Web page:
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We could all do with the empathy and courage shown by war 'enemies'

PUBLISHED: 20:59 18 July 2019 | UPDATED: 20:59 18 July 2019

From left to right, Shelia Holroyd, Patricia Riddick and Liz Plummer, the daughters of Peter Garland. Picture: Jamie Honeywood

From left to right, Shelia Holroyd, Patricia Riddick and Liz Plummer, the daughters of Peter Garland. Picture: Jamie Honeywood

Jamie Honeywood Archant Norwich Norfolk

The lovely story of a German soldier protecting an English soldier has reminded Nick Conrad that we could be much more honourable when it comes to dealing with the UK's situation regarding Brexit and leaving the European Union

The screwdriver that Gerard Fricke was given by Peter Garland in 1944. Picture: Jamie HoneywoodThe screwdriver that Gerard Fricke was given by Peter Garland in 1944. Picture: Jamie Honeywood

Like many others I was inspired by the amazing story of Peter Garland. Norfolk's former chief constable cheated death four times in the Second World War, returning to this country to climb the ranks through our police force. His story is all the more incredible because the bravery of a young German soldier who protected 'the enemy' - a young Peter - from fellow countrymen who were baying for blood. What underpins this extraordinary story is courage and honour.

Allow me to summarise the story - Peter was in a bomber which exploded over Germany. How he survived was a miracle. As he fell to the ground, locals armed with knives and pitch forks scoured the countryside hoping to locate and kill allied airmen who had parachuted out of aircraft.

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Once Peter was found, his life was in peril. If the young German soldier, who stumbled across the scene, had followed orders he would have killed the British airman.

Gerhard Grebbin, nephew of Gerard Fricke, at a ceremony where the Garland and Fricke families were reunited. Picture: Jamie HoneywoodGerhard Grebbin, nephew of Gerard Fricke, at a ceremony where the Garland and Fricke families were reunited. Picture: Jamie Honeywood

Luckily it was Gerhard Fricke who stepped forward. His 'moral code' was at odds with his superiors and he didn't follow orders warding off the marauding locals. Gerhart saved Peter's life. As the medics placed Garland into the vehicle Fricke introduced himself. Grateful, the injured Brit gifted the only two items he had on his person to the young German: a two pence piece and a wooden screwdriver with his surname engraved into the handle. The innocuous tool is a pivotal part of the story.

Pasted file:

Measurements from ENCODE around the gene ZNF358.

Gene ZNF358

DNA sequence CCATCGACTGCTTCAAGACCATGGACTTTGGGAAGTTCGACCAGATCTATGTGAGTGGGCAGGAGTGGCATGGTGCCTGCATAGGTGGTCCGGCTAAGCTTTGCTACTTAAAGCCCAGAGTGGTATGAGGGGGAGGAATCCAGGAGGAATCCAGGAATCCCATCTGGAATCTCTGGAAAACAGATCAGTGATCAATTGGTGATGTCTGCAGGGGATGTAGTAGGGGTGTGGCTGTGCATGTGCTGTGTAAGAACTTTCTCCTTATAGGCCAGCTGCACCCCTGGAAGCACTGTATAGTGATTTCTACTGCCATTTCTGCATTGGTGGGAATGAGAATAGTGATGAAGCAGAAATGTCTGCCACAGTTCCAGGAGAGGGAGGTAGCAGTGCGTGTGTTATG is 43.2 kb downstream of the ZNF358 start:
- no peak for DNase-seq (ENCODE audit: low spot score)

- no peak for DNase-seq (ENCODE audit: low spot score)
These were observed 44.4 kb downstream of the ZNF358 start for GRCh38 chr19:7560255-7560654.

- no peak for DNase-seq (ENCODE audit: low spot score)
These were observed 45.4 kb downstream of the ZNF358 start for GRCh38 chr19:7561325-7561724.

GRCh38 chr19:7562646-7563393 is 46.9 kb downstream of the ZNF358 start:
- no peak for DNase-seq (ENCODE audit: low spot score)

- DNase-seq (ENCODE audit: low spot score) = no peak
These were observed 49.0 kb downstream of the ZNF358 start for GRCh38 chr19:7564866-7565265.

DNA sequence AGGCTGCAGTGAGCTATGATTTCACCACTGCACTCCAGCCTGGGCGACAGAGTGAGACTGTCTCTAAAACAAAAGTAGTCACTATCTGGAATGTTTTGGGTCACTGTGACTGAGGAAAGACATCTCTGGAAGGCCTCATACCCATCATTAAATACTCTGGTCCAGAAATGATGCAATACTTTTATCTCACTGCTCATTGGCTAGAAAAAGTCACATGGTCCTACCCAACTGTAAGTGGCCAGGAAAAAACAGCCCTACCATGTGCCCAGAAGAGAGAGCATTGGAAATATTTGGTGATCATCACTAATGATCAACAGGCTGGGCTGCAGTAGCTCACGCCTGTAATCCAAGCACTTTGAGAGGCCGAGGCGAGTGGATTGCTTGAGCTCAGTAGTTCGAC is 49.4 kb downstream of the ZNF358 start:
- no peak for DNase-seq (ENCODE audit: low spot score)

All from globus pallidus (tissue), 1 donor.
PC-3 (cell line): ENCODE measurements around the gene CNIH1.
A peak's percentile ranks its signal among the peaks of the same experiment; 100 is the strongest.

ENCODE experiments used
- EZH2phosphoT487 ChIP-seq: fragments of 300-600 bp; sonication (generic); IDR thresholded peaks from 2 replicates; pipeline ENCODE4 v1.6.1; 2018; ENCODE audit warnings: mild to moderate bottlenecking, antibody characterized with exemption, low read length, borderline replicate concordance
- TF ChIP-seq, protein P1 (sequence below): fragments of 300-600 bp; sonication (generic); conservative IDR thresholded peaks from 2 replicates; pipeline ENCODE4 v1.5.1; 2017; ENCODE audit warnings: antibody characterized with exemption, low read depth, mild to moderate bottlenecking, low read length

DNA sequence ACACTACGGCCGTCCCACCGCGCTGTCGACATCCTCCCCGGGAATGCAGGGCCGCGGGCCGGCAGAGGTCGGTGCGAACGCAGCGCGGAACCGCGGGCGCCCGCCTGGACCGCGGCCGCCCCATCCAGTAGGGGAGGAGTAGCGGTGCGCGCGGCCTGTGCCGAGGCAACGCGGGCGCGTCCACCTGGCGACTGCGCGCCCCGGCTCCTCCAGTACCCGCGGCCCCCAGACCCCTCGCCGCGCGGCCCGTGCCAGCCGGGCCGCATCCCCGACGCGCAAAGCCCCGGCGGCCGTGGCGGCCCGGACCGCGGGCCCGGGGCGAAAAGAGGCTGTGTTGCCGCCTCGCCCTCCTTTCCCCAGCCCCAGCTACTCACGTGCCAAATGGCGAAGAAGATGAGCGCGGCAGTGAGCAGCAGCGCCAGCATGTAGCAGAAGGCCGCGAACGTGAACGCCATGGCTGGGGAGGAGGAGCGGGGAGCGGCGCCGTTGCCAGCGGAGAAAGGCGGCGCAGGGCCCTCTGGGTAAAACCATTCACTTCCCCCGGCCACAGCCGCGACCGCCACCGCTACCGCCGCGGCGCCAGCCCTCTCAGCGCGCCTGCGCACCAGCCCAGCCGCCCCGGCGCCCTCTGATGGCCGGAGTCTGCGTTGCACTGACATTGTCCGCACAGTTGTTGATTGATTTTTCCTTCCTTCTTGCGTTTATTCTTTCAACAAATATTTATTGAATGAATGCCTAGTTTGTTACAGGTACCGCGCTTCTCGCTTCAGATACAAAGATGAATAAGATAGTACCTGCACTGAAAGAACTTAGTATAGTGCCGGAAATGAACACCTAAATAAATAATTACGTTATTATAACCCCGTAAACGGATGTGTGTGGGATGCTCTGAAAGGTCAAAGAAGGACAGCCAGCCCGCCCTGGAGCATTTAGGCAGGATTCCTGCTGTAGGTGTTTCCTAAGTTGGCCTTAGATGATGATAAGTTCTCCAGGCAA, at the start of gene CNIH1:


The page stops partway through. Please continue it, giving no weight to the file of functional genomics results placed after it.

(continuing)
Garland spent the rest of the war in captivity. He was one of the notorious 'Great Escape' inmates and survived the devastating 'death marches'. This guy was clearly special. On his return to the UK he remained quiet about his encounter with the young German officer until decades later when he was reunited with the man who saved him. That exchange between the two men must have been charged with emotion. The whole of Peter's family has Gerhart to thank for their very existence! Both Gerhard Fricke and Peter Garland are no longer alive, but their tremendous legacy lives on.

On Saturday the symbolic screwdriver was presented to Norfolk Police by Fricke's nephew, Gerhardt Grebbin. 
He told those gathered in the room that he felt very proud to retell the story. He also touched on the most inspiring element of the story, of how one young man protected the other, despite the understandable resentment and animosity towards the 'enemy'. Garland, after all, was on-board an aircraft bound for a German city. How wonderful that his nephew seven decades on stood among friends in Wychwood House to remind us of the power of unity. Gerhardt in a subtle tone gently pressed those gathered last Saturday to think upon the elements of the story which very much apply today.

The current division in Europe is not comparable to the turmoil that Fricke's and Garland's generation experienced. Nevertheless, the importance of understanding the continued need for compassion towards each other is as important today as it was then. Screwdrivers fix things. Where British and continental politicians may have failed, within us all, we have the 'tools' to heel rifts and strengthen bonds. No different to those two men who in the Second World War - It starts with empathy and courage.

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